fuzzy joins of data

The fuzzyjoin package has a list of these common misspellings. The below R script prints sample data for the misspelling and the correct spelling.

In the output, it extracts the misspellings and correct spellings similar to listed in the Wikipedia.

R script prints sample data

Further, we can use the qdapDictionaries library for the collection of text analysis dictionaries and word lists. Now, we load the words from the dictionary using the tbl_df function.

qdapDictionaries library for the collection of text analysis

In the below R script, we do the following tasks.

  • We used the set.seed() function for random numbers and sample 100 records from that using the sample_n() function
  • Later, we use the stringdist_inner_join function for matching the data frames with a max_dist parameter value equals to 1. It returns the word with a maximum close to the correct word
  • The Pipe (%>%) Operator forwards the result of the expression in the following expression or function

The script returns the misspellings, word, correct spelling along with the syllables. The syllables defines the number of vowels in the correct spelling. For example, the word reference has three vowels; therefore, it has value 3 in the syllables column.

set.seed() function

If we rerun the above R script with max_dist=2, observe the output. It returns many possible matches for a word. For example, the word reference gets a match with the deference, preference, reference, retrench.

R script with max_dist=2

You can add the argument distance_col = “distance” in the stringdist_inner_join function to know the words distances. For example, the below R script returns the words that were two letters apart.

stringdist_inner_join function

In the above image, we get a new column distance. Its value is always less than or equals to 2 because we specified the max_dist value to 2. It shows the closest matched words that were 1 or 2 letters apart.

Similarly, we can use the max_dist value to 3, and the distance function returns a value between 1 to 3.

column distance

In the below R Script SQL Server, we use the group_by function for the misspellings. The Group By function takes the input of a table, groups the records and returns it.

In the output, we receive two tables. The first table returns the misspellings, correct word, syllables and the distance.

group_by function

Scroll down, and you get the group_by() function output for the distances. For example, in the data set, for distance 2, it has 55 words.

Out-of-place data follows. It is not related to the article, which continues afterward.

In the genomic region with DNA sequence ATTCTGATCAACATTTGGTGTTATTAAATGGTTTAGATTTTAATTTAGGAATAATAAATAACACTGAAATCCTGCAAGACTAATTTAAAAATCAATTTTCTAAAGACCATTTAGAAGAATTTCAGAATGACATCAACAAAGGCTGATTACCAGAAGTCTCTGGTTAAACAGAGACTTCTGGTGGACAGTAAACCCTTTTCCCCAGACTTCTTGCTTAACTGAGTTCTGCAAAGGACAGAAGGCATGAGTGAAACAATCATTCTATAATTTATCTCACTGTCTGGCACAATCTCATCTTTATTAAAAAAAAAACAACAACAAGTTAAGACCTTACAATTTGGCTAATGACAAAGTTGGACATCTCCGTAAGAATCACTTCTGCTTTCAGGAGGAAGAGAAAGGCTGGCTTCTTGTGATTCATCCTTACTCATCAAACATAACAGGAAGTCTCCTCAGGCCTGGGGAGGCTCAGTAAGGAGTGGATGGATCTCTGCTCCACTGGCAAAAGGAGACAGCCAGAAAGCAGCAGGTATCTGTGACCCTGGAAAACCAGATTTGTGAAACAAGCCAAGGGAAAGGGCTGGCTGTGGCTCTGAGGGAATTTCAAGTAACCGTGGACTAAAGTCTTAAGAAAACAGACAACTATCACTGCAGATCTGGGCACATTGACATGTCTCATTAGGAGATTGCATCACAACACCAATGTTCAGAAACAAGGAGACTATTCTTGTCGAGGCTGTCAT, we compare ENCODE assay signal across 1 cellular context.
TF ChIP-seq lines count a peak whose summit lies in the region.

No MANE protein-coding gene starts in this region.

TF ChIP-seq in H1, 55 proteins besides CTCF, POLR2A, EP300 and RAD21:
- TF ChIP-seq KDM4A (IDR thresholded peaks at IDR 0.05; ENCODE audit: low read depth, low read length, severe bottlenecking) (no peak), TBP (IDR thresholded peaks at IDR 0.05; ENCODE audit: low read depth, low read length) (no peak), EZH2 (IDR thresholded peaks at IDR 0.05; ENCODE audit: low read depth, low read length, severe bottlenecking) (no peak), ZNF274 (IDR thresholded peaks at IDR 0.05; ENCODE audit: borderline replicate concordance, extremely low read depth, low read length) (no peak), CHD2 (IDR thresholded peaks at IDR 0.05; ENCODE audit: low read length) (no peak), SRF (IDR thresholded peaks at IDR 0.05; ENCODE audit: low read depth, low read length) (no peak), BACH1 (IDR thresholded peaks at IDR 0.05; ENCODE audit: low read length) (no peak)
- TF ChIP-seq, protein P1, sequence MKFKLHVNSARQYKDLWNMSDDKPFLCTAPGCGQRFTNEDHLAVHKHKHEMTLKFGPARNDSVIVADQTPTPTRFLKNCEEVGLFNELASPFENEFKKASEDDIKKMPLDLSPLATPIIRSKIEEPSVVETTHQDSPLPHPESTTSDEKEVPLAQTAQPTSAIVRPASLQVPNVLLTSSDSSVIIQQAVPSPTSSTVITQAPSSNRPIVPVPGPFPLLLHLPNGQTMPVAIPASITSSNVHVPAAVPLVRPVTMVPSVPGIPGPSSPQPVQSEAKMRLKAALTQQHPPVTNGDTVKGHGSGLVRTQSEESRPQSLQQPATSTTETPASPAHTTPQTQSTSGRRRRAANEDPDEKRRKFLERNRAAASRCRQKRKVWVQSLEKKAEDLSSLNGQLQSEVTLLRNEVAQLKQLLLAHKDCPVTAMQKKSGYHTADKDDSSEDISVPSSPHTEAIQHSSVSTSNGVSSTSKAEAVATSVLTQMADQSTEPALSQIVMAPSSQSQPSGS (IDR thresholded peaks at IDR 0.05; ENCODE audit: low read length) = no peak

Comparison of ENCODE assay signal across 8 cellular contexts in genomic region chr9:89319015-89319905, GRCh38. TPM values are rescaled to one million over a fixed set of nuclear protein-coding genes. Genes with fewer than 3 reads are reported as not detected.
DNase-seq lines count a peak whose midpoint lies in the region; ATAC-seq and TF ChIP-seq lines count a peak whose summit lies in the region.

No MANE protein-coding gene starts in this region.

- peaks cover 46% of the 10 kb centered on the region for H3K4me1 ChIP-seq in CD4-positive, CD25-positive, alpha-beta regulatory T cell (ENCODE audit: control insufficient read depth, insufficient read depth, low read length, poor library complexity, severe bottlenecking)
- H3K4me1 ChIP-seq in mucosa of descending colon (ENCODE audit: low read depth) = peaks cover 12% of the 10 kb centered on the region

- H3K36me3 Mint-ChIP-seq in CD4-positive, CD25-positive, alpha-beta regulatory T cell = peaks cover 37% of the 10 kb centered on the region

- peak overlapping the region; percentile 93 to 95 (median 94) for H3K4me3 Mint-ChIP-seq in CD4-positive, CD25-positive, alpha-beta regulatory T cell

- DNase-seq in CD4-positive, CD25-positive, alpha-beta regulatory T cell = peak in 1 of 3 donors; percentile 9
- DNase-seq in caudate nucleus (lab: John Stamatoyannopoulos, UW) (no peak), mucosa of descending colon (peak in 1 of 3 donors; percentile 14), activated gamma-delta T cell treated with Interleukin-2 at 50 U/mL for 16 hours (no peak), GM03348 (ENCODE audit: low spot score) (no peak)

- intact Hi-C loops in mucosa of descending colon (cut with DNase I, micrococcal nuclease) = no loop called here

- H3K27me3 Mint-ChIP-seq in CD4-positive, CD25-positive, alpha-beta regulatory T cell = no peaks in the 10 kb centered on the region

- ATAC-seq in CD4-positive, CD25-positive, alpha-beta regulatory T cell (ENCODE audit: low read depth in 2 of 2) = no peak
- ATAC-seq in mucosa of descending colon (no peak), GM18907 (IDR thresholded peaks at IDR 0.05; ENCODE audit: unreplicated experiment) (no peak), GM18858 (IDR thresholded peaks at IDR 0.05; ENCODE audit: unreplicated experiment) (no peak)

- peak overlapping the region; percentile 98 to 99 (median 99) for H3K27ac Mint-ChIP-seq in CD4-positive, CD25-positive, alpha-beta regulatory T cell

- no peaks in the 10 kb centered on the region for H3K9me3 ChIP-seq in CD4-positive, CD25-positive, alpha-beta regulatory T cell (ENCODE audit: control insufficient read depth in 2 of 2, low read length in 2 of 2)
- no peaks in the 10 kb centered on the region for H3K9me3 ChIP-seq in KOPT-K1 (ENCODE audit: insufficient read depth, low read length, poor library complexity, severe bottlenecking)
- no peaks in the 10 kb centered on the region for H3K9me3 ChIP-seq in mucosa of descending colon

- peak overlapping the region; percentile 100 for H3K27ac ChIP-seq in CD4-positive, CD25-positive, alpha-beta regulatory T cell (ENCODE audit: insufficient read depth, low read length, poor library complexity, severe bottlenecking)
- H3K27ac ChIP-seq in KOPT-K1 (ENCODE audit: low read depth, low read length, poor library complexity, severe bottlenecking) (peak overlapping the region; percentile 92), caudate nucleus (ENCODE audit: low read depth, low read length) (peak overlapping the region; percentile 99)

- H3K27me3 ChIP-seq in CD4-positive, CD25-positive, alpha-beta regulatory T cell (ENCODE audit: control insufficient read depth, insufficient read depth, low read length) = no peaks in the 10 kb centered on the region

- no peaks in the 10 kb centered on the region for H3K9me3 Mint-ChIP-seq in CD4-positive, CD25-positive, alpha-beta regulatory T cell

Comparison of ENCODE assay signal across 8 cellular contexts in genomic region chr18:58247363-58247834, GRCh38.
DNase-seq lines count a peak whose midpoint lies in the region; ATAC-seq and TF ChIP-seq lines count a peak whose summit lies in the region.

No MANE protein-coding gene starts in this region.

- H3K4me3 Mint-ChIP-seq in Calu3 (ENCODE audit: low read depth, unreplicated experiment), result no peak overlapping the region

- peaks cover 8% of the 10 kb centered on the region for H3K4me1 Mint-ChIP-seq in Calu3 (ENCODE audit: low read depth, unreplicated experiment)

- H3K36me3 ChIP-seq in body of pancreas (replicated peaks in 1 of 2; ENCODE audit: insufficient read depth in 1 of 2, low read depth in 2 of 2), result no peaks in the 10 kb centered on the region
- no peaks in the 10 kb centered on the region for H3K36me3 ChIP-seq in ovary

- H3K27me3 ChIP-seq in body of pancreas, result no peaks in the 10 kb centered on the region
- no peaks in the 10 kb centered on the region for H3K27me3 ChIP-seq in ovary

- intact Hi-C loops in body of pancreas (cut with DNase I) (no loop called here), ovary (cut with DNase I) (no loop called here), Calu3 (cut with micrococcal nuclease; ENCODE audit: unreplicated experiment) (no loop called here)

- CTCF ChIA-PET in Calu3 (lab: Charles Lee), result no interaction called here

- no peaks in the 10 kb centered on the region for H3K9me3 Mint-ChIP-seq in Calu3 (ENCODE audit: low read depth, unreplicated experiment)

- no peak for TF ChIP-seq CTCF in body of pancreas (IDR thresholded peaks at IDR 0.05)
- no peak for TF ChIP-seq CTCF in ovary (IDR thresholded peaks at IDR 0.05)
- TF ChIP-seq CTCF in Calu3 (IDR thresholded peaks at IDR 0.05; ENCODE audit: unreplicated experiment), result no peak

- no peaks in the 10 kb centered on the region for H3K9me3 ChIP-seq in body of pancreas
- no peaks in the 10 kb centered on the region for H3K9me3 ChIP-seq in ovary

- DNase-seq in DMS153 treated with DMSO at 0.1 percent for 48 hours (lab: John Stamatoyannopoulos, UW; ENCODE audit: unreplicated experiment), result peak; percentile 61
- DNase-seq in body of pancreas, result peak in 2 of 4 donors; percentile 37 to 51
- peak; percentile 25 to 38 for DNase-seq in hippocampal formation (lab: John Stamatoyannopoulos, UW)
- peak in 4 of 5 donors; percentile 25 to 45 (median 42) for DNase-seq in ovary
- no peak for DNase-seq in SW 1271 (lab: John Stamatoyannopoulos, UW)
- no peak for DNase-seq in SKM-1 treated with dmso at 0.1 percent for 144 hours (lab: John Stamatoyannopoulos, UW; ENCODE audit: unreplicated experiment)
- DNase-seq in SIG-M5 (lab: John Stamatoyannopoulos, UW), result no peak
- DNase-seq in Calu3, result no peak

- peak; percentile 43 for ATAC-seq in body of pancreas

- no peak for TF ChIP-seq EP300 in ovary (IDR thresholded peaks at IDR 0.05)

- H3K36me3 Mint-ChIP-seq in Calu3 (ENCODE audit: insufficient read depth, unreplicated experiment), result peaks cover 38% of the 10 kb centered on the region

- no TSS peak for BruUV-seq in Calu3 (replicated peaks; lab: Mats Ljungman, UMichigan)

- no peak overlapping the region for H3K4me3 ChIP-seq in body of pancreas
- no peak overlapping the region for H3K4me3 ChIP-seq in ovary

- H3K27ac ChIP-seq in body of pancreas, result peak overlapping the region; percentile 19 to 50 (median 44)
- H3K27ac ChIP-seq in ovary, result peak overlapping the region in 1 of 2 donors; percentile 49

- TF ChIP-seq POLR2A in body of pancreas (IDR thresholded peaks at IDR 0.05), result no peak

output for the distances

Approximate match using the fuzzy join in SQL Server Machine Learning using R scripts

At the beginning of this article, we use the VLOOKUP function in Microsoft Excel for performing an approximate match. We can use the R scripts for performing the approximate match using the stringdist_left_join function from the fuzzyjoin library.

  • The R script uses the fuzzyjoin and tidyverse library modules
  • We use the Tibble for creating a data frame. In the first data frame, the Website contains a sheet having the lookup values. Intentionally, I specified the misspellings in the Website nibble content
  • It uses another main data frame using the nibble with the data and its value
  • We want to perform an approximate match from the Website data frame between the sheet and the main
  • The script uses the stringdist_left_join function for the website contents and displays the output using the print function

Look at the script output. The first row shows the misspelling SQLhack and does an approximate match with the SQLShack. It retrieves the SQLShack value similar to a VLOOKUP function.

Similarly, check Bing.com. In the primary data frame, we have a value for Bing; however, due to the approximate match, it retrieves the correct value of it.

Approximate match using the fuzzy join

Conclusion

In this article, we used the fuzzyjoin library in the SQL Server Machine Learning using R scripts for approximate match scenarios. It is a useful module for analyzing the text-based data set or keyword analysis.

Rajendra Gupta
Machine learning, R

About Rajendra Gupta

As an MCSA certified and Microsoft Certified Trainer in Gurgaon, India, with 13 years of experience, Rajendra works for a variety of large companies focusing on performance optimization, monitoring, high availability, and disaster recovery strategies and implementation. He is the author of hundreds of authoritative articles on SQL Server, Azure, MySQL, Linux, Power BI, Performance tuning, AWS/Amazon RDS, Git, and related technologies that have been viewed by over 10m readers to date. He is the creator of one of the biggest free online collections of articles on a single topic, with his 50-part series on SQL Server Always On Availability Groups. Based on his contribution to the SQL Server community, he has been recognized with various awards including the prestigious “Best author of the year" continuously in 2020 and 2021 at SQLShack. Raj is always interested in new challenges so if you need consulting help on any subject covered in his writings, he can be reached at rajendra.gupta16@gmail.com View all posts by Rajendra Gupta